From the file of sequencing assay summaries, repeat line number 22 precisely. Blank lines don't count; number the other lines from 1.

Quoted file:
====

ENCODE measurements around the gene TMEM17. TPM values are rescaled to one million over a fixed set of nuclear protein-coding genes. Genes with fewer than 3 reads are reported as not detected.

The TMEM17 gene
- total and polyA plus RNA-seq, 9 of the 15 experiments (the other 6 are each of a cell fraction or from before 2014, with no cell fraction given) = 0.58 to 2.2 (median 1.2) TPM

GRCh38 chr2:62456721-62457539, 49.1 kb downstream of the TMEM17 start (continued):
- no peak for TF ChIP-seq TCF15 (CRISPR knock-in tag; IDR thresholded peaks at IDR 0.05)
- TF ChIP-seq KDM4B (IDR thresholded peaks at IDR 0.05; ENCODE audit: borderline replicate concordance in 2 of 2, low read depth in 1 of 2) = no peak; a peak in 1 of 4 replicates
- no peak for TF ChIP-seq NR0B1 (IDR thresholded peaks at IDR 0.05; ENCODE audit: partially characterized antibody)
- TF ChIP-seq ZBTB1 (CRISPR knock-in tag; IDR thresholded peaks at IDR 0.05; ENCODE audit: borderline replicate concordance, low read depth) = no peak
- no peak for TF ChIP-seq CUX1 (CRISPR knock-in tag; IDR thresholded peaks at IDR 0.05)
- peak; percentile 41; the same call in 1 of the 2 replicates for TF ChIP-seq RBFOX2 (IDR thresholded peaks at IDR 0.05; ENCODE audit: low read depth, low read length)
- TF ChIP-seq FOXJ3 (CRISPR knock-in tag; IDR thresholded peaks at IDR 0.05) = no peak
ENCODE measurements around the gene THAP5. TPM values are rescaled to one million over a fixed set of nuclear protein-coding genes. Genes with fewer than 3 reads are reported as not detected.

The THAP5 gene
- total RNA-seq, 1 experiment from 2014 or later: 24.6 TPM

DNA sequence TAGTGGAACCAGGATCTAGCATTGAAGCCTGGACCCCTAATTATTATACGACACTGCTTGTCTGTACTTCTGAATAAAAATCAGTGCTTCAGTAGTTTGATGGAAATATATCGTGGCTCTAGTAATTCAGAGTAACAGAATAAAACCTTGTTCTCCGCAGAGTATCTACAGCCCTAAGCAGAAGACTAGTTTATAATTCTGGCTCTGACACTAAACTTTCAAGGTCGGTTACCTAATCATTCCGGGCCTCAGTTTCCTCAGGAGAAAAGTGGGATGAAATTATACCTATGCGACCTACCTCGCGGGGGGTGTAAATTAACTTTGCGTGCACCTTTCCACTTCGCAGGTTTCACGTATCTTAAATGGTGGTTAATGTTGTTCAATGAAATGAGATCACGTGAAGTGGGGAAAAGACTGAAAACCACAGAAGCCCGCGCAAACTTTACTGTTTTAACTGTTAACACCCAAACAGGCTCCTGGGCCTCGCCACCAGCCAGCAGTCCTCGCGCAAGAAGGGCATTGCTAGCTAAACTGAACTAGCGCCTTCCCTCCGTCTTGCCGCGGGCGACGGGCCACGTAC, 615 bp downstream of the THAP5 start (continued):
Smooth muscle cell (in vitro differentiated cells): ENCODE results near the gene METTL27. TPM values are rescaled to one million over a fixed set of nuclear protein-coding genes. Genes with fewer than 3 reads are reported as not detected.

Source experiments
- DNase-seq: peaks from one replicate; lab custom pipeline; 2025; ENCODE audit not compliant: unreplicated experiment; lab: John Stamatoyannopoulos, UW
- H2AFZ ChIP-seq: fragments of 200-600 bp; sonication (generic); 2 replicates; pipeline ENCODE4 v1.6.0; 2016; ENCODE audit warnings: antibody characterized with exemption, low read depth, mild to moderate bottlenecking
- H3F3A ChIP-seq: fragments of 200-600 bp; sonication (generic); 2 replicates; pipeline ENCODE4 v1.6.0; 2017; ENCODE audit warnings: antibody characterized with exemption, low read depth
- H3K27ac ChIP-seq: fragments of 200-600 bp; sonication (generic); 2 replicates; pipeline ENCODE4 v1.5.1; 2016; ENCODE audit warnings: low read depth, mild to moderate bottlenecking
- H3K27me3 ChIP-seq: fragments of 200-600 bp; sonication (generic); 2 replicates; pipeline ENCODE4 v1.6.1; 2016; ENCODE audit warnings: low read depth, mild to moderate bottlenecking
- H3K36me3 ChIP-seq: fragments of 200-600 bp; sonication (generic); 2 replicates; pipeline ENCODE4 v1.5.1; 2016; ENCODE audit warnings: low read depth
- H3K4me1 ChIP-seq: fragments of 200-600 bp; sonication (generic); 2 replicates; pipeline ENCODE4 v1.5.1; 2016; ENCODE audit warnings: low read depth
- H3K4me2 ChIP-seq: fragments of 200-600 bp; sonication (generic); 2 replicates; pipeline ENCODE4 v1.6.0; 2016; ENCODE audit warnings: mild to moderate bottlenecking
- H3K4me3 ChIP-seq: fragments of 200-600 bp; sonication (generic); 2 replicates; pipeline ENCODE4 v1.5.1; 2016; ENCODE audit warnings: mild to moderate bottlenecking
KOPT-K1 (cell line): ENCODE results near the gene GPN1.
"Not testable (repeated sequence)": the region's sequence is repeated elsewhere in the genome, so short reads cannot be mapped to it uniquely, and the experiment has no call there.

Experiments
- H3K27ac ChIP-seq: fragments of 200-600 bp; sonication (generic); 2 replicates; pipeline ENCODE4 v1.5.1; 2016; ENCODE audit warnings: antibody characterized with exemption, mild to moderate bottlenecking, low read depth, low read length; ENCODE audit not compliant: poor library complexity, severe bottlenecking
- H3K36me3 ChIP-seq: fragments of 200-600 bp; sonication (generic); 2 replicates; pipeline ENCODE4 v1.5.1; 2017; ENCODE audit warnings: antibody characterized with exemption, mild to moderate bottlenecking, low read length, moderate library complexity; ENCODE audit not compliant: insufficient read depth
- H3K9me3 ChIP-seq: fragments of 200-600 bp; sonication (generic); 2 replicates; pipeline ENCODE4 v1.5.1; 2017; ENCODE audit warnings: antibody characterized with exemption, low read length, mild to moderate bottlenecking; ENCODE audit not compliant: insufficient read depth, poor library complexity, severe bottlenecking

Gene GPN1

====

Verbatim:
- H3K27me3 ChIP-seq: fragments of 200-600 bp; sonication (generic); 2 replicates; pipeline ENCODE4 v1.6.1; 2016; ENCODE audit warnings: low read depth, mild to moderate bottlenecking